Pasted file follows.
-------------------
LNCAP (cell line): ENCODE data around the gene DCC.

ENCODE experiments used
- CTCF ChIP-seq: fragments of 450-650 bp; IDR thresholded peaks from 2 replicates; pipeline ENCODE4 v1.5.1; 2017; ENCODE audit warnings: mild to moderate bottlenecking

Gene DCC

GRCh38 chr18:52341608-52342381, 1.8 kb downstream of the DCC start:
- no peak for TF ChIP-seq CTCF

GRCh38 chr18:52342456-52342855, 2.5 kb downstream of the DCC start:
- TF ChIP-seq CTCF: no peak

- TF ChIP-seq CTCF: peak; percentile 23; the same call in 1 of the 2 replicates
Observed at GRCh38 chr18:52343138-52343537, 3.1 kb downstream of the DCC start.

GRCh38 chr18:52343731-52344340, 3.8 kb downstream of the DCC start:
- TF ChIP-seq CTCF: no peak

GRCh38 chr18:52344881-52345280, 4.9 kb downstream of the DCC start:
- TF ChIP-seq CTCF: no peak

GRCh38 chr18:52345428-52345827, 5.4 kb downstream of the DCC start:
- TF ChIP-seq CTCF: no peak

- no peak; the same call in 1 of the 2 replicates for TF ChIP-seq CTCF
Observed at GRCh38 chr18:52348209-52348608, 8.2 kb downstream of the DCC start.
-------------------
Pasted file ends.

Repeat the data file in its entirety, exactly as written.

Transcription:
LNCAP (cell line): ENCODE data around the gene DCC.

ENCODE experiments used
- CTCF ChIP-seq: fragments of 450-650 bp; IDR thresholded peaks from 2 replicates; pipeline ENCODE4 v1.5.1; 2017; ENCODE audit warnings: mild to moderate bottlenecking

Gene DCC

GRCh38 chr18:52341608-52342381, 1.8 kb downstream of the DCC start:
- no peak for TF ChIP-seq CTCF

GRCh38 chr18:52342456-52342855, 2.5 kb downstream of the DCC start:
- TF ChIP-seq CTCF: no peak

- TF ChIP-seq CTCF: peak; percentile 23; the same call in 1 of the 2 replicates
Observed at GRCh38 chr18:52343138-52343537, 3.1 kb downstream of the DCC start.

GRCh38 chr18:52343731-52344340, 3.8 kb downstream of the DCC start:
- TF ChIP-seq CTCF: no peak

GRCh38 chr18:52344881-52345280, 4.9 kb downstream of the DCC start:
- TF ChIP-seq CTCF: no peak

GRCh38 chr18:52345428-52345827, 5.4 kb downstream of the DCC start:
- TF ChIP-seq CTCF: no peak

- no peak; the same call in 1 of the 2 replicates for TF ChIP-seq CTCF
Observed at GRCh38 chr18:52348209-52348608, 8.2 kb downstream of the DCC start.